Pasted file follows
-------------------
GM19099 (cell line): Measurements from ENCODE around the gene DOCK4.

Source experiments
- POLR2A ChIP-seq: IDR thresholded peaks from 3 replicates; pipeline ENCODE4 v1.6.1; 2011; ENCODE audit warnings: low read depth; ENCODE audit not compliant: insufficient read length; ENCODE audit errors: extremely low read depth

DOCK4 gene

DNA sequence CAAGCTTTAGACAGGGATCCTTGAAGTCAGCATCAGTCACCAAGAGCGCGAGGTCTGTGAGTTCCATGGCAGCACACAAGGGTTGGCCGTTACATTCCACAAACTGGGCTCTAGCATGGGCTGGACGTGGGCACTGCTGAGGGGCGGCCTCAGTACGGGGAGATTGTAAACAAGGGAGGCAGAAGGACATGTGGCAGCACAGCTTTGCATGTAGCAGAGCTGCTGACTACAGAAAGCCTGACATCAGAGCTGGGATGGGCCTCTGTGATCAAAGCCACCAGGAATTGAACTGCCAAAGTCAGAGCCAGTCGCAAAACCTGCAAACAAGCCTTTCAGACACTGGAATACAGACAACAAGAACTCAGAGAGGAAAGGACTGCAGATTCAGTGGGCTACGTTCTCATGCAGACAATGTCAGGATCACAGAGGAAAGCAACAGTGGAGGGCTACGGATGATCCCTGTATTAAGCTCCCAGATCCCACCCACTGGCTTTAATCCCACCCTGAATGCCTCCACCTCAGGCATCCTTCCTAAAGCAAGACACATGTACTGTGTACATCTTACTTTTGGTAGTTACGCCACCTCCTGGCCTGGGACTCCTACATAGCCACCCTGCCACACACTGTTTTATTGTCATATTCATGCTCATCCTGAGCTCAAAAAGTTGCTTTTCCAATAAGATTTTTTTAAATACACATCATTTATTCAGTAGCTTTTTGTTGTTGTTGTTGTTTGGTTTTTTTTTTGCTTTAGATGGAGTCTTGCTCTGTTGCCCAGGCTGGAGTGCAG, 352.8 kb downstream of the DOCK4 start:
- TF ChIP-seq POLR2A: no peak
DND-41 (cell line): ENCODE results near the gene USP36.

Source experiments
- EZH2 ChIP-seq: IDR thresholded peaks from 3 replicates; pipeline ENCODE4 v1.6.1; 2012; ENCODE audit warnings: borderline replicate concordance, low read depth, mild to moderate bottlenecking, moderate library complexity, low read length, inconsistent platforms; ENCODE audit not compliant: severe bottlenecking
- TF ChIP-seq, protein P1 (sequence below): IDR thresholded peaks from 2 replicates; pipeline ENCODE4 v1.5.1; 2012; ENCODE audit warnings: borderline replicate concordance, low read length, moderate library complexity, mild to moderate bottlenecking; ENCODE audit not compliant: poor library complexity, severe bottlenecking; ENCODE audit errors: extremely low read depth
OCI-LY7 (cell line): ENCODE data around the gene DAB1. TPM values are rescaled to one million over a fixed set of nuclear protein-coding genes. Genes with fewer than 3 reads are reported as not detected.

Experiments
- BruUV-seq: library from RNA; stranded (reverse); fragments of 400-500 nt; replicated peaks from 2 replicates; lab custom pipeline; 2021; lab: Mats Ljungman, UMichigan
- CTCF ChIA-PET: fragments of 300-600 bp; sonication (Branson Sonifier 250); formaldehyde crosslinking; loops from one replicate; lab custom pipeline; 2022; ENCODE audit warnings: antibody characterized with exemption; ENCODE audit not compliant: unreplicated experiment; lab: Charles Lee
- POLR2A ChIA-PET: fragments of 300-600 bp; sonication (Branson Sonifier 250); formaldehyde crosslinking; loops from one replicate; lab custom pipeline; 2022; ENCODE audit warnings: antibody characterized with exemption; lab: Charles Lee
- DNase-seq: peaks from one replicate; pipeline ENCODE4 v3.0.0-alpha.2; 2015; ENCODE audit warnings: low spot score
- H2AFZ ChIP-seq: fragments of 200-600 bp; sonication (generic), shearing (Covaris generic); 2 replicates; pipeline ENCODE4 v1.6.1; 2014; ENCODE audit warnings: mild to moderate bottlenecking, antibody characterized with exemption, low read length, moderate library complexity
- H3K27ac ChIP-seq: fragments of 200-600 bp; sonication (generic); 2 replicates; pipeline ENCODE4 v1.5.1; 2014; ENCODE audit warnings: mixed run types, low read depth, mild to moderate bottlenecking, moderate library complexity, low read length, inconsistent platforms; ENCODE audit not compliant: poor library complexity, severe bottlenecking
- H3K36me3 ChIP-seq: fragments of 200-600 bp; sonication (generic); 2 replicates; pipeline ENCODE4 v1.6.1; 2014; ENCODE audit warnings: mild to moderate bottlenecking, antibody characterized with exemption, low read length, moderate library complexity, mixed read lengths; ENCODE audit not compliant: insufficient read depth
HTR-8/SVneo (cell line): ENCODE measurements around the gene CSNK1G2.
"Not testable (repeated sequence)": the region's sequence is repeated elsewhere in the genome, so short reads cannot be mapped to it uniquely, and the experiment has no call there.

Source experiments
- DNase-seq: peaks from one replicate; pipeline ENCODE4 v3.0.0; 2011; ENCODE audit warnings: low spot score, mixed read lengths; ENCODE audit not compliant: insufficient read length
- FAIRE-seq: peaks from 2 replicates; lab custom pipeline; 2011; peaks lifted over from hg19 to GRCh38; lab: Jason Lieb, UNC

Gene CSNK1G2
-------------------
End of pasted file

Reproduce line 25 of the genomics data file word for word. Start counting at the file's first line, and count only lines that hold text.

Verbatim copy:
Gene CSNK1G2